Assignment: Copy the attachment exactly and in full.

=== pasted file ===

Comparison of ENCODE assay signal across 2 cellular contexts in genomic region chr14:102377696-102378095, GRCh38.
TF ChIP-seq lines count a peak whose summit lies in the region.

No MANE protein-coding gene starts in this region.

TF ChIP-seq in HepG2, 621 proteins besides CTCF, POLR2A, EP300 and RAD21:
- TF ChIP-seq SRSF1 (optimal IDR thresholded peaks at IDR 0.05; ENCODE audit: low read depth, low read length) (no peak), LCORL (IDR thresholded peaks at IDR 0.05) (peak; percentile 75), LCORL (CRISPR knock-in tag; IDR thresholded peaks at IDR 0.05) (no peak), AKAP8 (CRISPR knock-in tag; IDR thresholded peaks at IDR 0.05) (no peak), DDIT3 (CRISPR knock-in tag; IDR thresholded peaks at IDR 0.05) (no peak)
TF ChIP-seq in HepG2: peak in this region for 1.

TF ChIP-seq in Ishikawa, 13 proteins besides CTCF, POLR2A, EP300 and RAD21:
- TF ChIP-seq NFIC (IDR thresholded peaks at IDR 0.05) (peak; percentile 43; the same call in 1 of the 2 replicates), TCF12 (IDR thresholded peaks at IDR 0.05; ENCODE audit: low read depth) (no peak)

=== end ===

Comparison of ENCODE assay signal across 2 cellular contexts in genomic region chr14:102377696-102378095, GRCh38.
TF ChIP-seq lines count a peak whose summit lies in the region.

No MANE protein-coding gene starts in this region.

TF ChIP-seq in HepG2, 621 proteins besides CTCF, POLR2A, EP300 and RAD21:
- TF ChIP-seq SRSF1 (optimal IDR thresholded peaks at IDR 0.05; ENCODE audit: low read depth, low read length) (no peak), LCORL (IDR thresholded peaks at IDR 0.05) (peak; percentile 75), LCORL (CRISPR knock-in tag; IDR thresholded peaks at IDR 0.05) (no peak), AKAP8 (CRISPR knock-in tag; IDR thresholded peaks at IDR 0.05) (no peak), DDIT3 (CRISPR knock-in tag; IDR thresholded peaks at IDR 0.05) (no peak)
TF ChIP-seq in HepG2: peak in this region for 1.

TF ChIP-seq in Ishikawa, 13 proteins besides CTCF, POLR2A, EP300 and RAD21:
- TF ChIP-seq NFIC (IDR thresholded peaks at IDR 0.05) (peak; percentile 43; the same call in 1 of the 2 replicates), TCF12 (IDR thresholded peaks at IDR 0.05; ENCODE audit: low read depth) (no peak)